Computer programming is a dying profession

Watchmaker: Accurate to the second

A gear the size of a pin's head is the answer to the riddle. Over the years, the teeth of the wheel have worn out, so that the clock kept stopping. No wonder, after all, the pocket watch that Hermann Peters dismantled in the glow of the desk lamp is around 100 years old. "You don't get to see something like that too often anymore," says the watchmaker, who retired a few years ago. Still, his job doesn't let him go completely. A broken watch glass, a dirty clockwork or even a crown that needs to be replaced: he still likes to sit in his small workshop in the basement of his house for friends and acquaintances.

Mechanical movements sometimes consist of up to 100 individual parts, so there is not always a suitable spare part to be found in the warehouse. If necessary, such as in the case of the old pocket watch, Peters therefore still produces the spare parts for a movement himself.

There is also a small lathe, a grinding and engraving machine as well as a small press-in machine and many filigree tools such as tweezers, screwdrivers and files of different sizes on his workbench.
And Peters also still carries out the obligatory battery changes that are regularly required for modern watches. "The electric quartz watches that are widespread today are the main reason why the watchmaking business is hardly worthwhile as a craft today," says Peters. The day-to-day business of the watchmakers that still exist today is changing batteries.

Still, the profession is far from dying out. Rather, as Peters also knows, the area of ​​responsibility is shifting. Many watchmakers today find employment, especially in the watch industry. Here they use modern production machines to manufacture the individual parts of a mechanical or electronic clockwork. They also program the clockworks and operate and maintain the machines necessary for production. There are also jobs in retail, the tasks here: Advice on buying and changing batteries. Real watchmakers, on the other hand, are rarely found.

As part of the state-recognized training, apprentices in the watchmaking trade learn how to use the various tools and machines, which grinding and polishing agents must be used and how to program and use modern production machines. The trainees also have to be able to change the batteries and check for watertightness. When designing individual parts by hand, drawing is very important. Later, the individual steps of sawing, turning, welding, milling and grinding to manufacture a single part must be mastered by hand. In addition, the trainees learn how to clean and dismantle clockworks and how to repair individual components. Measuring the individual electronic parts and the accuracy is also part of the curriculum.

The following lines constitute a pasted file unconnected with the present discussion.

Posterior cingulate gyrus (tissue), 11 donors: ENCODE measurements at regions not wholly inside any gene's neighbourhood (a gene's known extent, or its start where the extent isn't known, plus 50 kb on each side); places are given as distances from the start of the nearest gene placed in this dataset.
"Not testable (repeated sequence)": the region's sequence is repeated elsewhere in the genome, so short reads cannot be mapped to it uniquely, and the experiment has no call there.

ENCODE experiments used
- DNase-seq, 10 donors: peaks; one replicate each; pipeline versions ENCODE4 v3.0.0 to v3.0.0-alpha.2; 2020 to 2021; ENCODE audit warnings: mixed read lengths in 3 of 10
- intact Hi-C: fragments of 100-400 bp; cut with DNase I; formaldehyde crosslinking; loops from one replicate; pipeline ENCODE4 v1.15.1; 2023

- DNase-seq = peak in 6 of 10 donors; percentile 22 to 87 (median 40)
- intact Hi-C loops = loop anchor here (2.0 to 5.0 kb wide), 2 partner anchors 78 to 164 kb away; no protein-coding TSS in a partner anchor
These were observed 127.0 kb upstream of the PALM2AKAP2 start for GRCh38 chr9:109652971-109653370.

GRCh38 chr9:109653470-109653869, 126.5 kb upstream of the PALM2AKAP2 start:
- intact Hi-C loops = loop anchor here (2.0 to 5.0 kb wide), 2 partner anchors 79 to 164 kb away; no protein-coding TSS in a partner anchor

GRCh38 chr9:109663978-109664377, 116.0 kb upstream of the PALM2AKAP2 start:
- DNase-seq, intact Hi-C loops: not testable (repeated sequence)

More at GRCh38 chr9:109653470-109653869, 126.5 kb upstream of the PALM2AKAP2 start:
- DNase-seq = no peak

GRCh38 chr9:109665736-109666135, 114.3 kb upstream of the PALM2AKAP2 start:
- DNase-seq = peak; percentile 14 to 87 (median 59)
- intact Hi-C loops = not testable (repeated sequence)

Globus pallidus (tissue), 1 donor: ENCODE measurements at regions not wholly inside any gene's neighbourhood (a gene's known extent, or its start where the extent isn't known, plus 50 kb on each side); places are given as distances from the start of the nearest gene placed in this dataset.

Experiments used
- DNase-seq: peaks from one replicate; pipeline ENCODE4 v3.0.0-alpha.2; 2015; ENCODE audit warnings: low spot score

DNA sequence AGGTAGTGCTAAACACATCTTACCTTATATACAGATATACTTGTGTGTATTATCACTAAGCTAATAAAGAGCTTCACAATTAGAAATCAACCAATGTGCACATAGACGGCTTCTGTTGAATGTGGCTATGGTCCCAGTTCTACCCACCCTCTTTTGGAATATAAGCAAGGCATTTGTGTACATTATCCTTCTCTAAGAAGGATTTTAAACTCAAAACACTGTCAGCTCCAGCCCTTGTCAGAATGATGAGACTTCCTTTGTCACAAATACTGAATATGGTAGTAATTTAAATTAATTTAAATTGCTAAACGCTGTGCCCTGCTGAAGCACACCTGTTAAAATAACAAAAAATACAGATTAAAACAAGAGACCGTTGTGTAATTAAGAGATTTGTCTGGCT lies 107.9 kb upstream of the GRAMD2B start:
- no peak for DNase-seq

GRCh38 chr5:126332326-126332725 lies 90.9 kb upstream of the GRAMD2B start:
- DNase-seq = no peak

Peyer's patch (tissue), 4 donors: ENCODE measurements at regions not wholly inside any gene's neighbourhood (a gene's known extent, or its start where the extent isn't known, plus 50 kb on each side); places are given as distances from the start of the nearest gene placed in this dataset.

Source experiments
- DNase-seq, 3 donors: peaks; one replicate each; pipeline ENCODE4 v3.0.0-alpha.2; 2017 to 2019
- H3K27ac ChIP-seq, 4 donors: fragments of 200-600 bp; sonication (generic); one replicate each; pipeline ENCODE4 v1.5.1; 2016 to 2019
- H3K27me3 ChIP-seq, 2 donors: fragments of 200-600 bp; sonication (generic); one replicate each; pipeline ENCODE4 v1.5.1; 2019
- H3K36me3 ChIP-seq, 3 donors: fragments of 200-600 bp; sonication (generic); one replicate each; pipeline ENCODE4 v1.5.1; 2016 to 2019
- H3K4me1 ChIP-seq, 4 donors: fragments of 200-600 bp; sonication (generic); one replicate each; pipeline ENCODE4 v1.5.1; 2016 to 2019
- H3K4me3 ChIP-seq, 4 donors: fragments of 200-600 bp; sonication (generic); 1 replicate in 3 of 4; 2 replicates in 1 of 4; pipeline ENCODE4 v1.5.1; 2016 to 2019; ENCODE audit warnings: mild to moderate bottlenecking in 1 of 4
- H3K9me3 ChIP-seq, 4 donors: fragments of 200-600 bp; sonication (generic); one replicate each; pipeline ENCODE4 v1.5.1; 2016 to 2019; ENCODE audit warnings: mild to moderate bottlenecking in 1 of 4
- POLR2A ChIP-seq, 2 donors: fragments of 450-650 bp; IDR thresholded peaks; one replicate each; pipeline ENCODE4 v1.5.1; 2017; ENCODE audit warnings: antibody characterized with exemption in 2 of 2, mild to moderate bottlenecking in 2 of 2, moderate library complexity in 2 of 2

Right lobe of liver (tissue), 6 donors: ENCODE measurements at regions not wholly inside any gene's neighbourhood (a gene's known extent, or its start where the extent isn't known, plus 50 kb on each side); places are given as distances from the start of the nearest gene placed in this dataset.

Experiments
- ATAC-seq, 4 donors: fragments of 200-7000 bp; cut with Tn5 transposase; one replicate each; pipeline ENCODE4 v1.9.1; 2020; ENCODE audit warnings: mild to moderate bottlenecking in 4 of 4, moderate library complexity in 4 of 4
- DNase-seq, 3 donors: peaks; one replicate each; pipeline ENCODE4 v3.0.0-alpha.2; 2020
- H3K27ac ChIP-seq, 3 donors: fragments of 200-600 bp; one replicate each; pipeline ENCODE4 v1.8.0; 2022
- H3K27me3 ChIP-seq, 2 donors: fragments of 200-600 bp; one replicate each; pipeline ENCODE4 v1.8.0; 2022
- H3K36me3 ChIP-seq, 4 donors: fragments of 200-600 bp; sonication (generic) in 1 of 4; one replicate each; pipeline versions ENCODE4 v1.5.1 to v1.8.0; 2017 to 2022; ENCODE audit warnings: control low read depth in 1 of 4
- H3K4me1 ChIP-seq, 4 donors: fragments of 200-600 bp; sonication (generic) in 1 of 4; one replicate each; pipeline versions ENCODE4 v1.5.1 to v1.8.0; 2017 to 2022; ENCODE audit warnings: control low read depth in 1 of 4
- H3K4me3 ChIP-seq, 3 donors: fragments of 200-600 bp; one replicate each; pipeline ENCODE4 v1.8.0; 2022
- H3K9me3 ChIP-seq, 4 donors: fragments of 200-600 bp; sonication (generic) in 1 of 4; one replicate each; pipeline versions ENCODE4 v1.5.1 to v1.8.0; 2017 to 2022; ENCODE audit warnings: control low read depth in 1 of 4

The training ends after three years with a theoretical and practical exam. With some professional experience, further training to become a master watchmaker is also possible.

It doesn't work without math

Good physics and mathematics skills are required for the training. In addition, prospective watchmakers should show accuracy, patience and precision, but also creativity.

The chances of getting a job as a watchmaker have improved in recent years, and the watch industry in particular is urgently looking for new talent - not only in Germany, but also in our neighboring country, Switzerland.
"Many well-known watch manufacturers from Switzerland are looking for young, well-trained people who would like to pursue this profession," says Peters. This is not always easy because only a few want to learn the profession - despite good career prospects. In addition to the general unattractiveness of skilled trades, the relatively low earnings are the main reason for the lack of apprentices.

In addition to the low wages, the predominantly sedentary work posture and the often associated back pain are another downside of the job. In addition, the work is also strenuous on the eyes after several hours.

Apart from these negative aspects, the watchmaking trade also has a multitude of positive sides to offer. On the one hand, it is always a challenge to manufacture a filigree component for a watch from a piece of metal. In general, working with fine and old watches, from pocket watches to tower clocks, says Peters, is always exciting. "It makes your heart open when you hold an old piece from great-grandfather's time in your hands," says Peters.

  • Salary: The training salary is between 700 and 800 euros, the starting salary is around 1,800 euros gross monthly, depending on qualifications, up to 3,100 euros are possible later with some professional years.
  • Training: three-year, state-recognized training
  • Working hours: usually 40 hours a week